If Henry Ford canvassed people on whether or not he should build a motor car, they'd probably have told him what they really wanted was a faster horse. Whether we are car designers, architects or town planners we have to be more adept at knowing what target markets really need.
It would appear that Western Australia has long been trying to balance the needs of housing affordability and the influence of the building industry against creating delightful places where people want to live.
Perth’s missing middle housing isn't quite ‘missing,’ Our mum and dad developers are busy creating grouped dwelling developments, creating complex internal road networks to whet the appetite of our apparent obsession with having two car side by side garages with direct access to the dwelling.
The piecemeal development we are approving today is prejudicing future development opportunities allowing incompatible infill through often clunky planning controls which are fixated upon deemed to comply outcomes.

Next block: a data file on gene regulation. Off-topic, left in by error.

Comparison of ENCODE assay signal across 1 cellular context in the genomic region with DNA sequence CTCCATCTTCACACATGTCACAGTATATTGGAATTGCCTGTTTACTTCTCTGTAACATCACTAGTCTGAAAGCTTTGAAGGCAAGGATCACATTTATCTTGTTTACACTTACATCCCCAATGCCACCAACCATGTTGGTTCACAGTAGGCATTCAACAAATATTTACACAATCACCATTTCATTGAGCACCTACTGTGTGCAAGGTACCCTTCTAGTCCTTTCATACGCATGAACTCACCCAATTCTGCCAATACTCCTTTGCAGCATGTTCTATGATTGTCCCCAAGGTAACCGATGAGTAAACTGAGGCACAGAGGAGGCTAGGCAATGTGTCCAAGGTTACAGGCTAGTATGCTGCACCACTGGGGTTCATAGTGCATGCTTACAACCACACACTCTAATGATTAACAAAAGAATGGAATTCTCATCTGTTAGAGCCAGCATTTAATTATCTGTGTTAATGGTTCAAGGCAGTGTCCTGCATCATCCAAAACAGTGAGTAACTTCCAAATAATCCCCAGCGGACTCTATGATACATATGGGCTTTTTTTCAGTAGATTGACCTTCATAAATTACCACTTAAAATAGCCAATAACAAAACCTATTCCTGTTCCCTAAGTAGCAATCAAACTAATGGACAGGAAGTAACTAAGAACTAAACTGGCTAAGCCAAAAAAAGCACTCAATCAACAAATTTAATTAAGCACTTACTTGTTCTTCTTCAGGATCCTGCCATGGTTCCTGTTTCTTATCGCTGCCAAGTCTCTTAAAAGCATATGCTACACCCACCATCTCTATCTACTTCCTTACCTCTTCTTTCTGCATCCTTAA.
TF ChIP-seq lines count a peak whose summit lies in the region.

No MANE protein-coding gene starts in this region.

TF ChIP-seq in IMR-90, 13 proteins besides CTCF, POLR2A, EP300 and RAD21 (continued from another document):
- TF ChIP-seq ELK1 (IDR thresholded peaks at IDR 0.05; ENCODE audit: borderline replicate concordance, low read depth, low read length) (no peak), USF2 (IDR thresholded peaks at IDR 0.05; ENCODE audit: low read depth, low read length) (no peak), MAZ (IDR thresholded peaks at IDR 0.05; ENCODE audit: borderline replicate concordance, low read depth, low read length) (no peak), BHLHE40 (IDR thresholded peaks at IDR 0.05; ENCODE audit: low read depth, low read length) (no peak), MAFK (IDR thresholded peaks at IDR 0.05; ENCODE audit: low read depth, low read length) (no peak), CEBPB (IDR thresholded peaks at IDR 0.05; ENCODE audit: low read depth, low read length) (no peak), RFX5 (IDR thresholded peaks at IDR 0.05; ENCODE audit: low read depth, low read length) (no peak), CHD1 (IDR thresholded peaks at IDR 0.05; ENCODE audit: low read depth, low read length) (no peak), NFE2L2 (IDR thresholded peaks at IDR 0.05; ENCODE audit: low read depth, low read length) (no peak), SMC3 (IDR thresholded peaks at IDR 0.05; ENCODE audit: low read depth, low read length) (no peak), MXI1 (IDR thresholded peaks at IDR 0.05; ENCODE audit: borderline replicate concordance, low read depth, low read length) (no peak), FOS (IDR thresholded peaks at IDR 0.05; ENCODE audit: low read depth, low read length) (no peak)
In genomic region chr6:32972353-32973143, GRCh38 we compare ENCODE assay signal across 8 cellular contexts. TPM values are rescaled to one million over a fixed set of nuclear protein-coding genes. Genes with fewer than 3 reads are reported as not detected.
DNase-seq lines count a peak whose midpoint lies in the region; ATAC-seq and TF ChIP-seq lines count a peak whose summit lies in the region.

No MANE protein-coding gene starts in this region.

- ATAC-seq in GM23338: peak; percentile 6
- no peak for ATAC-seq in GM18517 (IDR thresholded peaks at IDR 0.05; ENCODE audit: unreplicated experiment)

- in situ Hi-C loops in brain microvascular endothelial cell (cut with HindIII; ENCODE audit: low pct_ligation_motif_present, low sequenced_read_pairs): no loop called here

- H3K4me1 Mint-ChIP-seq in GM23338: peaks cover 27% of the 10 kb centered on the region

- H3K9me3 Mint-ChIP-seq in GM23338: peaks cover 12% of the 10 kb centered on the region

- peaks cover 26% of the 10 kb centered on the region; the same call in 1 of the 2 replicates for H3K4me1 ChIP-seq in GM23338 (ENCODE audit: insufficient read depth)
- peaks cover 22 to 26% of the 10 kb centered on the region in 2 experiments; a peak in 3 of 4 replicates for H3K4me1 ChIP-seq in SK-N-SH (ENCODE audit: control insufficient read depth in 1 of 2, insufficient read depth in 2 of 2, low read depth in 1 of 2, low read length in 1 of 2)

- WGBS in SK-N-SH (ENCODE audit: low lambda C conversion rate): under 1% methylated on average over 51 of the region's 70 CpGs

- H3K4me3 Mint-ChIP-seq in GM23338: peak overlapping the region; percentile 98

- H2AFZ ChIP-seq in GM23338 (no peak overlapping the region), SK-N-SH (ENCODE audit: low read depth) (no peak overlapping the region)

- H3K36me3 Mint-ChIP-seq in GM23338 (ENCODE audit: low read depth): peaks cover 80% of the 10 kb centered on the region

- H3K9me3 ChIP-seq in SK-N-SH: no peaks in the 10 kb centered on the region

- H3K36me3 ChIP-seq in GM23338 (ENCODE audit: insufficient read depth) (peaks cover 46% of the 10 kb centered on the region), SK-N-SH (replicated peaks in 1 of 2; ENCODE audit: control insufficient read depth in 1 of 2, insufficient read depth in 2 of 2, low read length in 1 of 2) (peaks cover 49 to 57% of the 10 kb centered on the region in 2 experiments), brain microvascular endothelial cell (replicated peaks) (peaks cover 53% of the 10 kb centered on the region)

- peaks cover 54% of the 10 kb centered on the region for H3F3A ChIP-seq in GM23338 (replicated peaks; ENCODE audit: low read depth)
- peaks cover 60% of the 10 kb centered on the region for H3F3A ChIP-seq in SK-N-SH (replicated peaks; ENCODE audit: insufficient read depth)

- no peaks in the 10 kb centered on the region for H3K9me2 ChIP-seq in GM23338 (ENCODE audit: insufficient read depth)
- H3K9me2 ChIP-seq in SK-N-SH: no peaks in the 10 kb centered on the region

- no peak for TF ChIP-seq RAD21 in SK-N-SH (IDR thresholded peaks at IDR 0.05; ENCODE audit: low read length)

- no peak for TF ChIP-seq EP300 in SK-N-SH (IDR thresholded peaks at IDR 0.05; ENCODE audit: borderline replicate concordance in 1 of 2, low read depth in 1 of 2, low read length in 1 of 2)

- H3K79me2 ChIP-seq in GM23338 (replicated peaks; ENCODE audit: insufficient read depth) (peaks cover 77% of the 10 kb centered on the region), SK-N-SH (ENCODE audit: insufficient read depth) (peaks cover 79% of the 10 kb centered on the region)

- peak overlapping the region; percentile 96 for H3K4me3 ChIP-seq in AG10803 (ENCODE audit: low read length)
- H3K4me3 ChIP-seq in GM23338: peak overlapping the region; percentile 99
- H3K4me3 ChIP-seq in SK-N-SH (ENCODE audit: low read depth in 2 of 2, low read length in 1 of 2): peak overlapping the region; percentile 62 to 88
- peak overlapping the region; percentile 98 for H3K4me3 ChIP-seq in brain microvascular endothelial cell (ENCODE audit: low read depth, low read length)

We use the term ‘developer’ loosely when describing property investors who buy a quarter acre lot, gives a builder a deposit to design and quote an off the shelf grouped dwelling design and then prices the project to allow a small margin for the landowner.
The skills required and the margins expected are so small, that sophisticated developers will not enter the market as the projected margins required cannot be met.
In this blog, we critique these developments in order to better understand how planning controls need to be changed to force better built-form outcomes.